Thank you to Eileen Keating, University Records Manager, RMC, for proving the information on the history of the Dora Erway dolls included in this blog post.
The Dora Erway doll collection is frequently used for instruction and outreach. The dolls were made by Cornell University students between 1924 and 1928, under the direction of Professor Dora Wetherbee Erway who taught in the former Department of Household Arts. The collection was donated by Erway in 1957 and is housed in the Division of Rare and Manuscript Collections, Kroch Library.
The dolls are representative of various historical periods and nationalities and were made in order to assist students in their study of the history of costume. Many of the dresses are exact replicas of authentic gowns. Some of the material in the costumes was over one hundred years old at the time the dolls were made. With the exception of the heads, the students made the dolls as well as the clothing. Some of the students donated their own hair in order to have authentic hair styles representative of the periods.
For many years, the dolls were individu,ally wrapped in tissue paper for protection within archival boxes. The tissue paper wrapping covered the dolls, meaning researchers and staff couldn’t see or use the dolls without unwrapping and re-wrapping the tissue each time. The tissue could catch on some of the hair, delicate cloth, or embellishments, making handling difficult. A new housing solution needed to be developed that would allow visual access, and provide protection and stability. In addition to the challenge of creating stability and preventing movement within the boxes, each doll presented its own challenges – loose limbs, delicate embellishments added to the handmade costumes, and accompanying accessories, like elaborate hats. Using archival materials, the housing solution supports each doll within its own compartment, secures the heavy bases, heads, and any unstable parts, and allows full visibility and accessibility for use and instruction.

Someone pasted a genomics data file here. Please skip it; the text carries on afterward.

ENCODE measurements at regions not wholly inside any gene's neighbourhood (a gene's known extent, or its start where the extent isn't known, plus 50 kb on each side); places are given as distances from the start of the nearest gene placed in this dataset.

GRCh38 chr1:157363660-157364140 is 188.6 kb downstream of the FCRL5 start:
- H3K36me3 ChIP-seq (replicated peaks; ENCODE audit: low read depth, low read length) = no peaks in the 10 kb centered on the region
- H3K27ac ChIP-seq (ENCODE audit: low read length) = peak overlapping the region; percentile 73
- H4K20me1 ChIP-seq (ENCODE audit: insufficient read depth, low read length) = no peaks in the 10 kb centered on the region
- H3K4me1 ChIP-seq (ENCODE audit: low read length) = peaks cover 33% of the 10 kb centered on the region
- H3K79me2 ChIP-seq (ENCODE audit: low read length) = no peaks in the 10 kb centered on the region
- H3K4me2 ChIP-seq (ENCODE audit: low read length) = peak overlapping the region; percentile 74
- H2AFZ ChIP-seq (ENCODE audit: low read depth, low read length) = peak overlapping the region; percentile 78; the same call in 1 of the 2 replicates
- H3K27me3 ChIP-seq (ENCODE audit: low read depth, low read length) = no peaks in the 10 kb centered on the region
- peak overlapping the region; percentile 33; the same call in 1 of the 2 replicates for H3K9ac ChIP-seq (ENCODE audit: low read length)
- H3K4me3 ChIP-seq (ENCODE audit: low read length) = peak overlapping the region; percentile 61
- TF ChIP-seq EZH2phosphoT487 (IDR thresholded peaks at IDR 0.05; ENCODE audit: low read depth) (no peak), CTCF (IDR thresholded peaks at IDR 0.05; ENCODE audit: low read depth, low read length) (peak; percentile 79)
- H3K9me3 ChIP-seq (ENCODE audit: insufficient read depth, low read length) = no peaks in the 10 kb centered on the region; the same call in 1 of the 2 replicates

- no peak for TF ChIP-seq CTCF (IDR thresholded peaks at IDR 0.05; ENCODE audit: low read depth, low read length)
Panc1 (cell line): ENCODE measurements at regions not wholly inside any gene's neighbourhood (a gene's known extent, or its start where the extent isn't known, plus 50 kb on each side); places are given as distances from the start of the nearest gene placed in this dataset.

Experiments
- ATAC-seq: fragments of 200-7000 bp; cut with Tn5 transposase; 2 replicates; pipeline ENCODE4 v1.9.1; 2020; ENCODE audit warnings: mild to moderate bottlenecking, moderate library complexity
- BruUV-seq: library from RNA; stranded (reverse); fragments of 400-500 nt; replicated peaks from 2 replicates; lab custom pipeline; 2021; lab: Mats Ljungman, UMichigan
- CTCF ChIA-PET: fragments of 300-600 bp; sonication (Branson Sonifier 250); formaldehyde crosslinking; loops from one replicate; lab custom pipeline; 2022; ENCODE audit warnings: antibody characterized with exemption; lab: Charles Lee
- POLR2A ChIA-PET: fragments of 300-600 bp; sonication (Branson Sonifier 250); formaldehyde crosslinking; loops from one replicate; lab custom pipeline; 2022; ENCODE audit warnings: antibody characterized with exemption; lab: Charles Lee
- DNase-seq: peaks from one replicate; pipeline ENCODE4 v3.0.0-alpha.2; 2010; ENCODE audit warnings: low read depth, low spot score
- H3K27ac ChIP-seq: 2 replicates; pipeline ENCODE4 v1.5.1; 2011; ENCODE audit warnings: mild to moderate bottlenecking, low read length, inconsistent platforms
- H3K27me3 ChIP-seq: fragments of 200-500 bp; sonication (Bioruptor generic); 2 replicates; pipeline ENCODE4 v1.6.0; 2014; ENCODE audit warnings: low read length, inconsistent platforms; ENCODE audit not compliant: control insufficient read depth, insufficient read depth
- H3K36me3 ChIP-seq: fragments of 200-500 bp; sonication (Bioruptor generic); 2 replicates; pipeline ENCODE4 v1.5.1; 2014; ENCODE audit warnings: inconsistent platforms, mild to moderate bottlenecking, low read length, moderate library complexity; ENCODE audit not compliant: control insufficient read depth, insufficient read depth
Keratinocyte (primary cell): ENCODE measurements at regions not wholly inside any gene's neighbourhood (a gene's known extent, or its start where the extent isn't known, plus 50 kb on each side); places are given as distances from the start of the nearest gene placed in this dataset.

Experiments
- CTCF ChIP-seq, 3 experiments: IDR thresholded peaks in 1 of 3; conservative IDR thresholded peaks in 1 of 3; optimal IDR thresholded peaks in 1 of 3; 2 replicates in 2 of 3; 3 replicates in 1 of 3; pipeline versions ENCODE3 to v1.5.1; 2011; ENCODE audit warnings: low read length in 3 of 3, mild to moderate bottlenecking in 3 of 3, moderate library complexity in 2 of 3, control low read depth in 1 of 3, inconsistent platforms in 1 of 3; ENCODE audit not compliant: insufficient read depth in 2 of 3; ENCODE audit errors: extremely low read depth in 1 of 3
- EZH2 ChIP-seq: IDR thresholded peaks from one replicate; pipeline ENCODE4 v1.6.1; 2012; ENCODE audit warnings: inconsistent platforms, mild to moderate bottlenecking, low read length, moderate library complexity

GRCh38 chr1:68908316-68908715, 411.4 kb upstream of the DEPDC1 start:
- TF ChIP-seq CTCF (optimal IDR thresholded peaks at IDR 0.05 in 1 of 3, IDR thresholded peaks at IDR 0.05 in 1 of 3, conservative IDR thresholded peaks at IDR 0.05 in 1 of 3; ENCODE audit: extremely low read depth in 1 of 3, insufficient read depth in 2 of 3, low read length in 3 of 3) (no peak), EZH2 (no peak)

A custom fit housing solution in six steps:
1) Side walls, lower wall, and lower edge of the archival box base were lined with Ethafoam for cushioning and support.
2) Supports for each doll were constructed from blue corrugated board, padded with Ethafoam, and notched to hold the wood bases and prevent movement.
3) Dividers constructed from blue corrugated board padded on each side with Ethafoam were placed between each doll’s support to secure them in place.
4) Blue corrugated bumpers padded with Ethafoam were placed at the upper end of each support just beyond the heads of the dolls to custom-fit each compartment to the size of the doll.
5) Foam bumpers were fit around the neck of each doll to further prevent movement when the boxes are moved and handled.
6) After rehousing the dolls are held securely in their custom-made compartments.